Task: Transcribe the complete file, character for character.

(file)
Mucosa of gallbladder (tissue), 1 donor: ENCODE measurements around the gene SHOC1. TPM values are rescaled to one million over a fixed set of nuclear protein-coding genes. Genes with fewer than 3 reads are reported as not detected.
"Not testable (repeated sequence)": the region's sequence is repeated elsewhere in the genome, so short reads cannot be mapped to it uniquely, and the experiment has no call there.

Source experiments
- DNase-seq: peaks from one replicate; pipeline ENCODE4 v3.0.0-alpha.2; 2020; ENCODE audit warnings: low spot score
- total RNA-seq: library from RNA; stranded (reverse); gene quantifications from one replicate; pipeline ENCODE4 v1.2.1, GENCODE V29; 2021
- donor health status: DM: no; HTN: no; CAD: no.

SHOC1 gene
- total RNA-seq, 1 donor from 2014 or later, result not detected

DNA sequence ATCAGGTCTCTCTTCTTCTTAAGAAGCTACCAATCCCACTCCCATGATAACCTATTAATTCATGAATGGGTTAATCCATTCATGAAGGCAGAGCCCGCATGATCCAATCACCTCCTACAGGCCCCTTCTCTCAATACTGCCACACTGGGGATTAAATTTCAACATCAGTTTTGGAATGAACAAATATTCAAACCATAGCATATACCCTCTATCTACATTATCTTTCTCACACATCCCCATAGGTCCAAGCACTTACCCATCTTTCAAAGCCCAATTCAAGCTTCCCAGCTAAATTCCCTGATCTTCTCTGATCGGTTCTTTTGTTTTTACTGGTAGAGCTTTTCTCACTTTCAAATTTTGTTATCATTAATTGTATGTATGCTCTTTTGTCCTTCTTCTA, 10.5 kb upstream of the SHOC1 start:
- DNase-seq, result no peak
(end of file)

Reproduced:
Mucosa of gallbladder (tissue), 1 donor: ENCODE measurements around the gene SHOC1. TPM values are rescaled to one million over a fixed set of nuclear protein-coding genes. Genes with fewer than 3 reads are reported as not detected.
"Not testable (repeated sequence)": the region's sequence is repeated elsewhere in the genome, so short reads cannot be mapped to it uniquely, and the experiment has no call there.

Source experiments
- DNase-seq: peaks from one replicate; pipeline ENCODE4 v3.0.0-alpha.2; 2020; ENCODE audit warnings: low spot score
- total RNA-seq: library from RNA; stranded (reverse); gene quantifications from one replicate; pipeline ENCODE4 v1.2.1, GENCODE V29; 2021
- donor health status: DM: no; HTN: no; CAD: no.

SHOC1 gene
- total RNA-seq, 1 donor from 2014 or later, result not detected

DNA sequence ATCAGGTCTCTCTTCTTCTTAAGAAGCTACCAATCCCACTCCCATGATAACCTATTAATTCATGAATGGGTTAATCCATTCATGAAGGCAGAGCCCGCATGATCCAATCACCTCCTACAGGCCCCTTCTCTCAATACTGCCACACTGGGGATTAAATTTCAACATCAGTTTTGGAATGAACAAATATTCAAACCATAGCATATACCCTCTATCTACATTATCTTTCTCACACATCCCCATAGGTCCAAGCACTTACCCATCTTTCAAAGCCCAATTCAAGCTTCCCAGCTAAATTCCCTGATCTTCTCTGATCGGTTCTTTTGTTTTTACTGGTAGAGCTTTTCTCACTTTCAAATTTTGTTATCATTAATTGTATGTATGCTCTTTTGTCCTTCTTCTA, 10.5 kb upstream of the SHOC1 start:
- DNase-seq, result no peak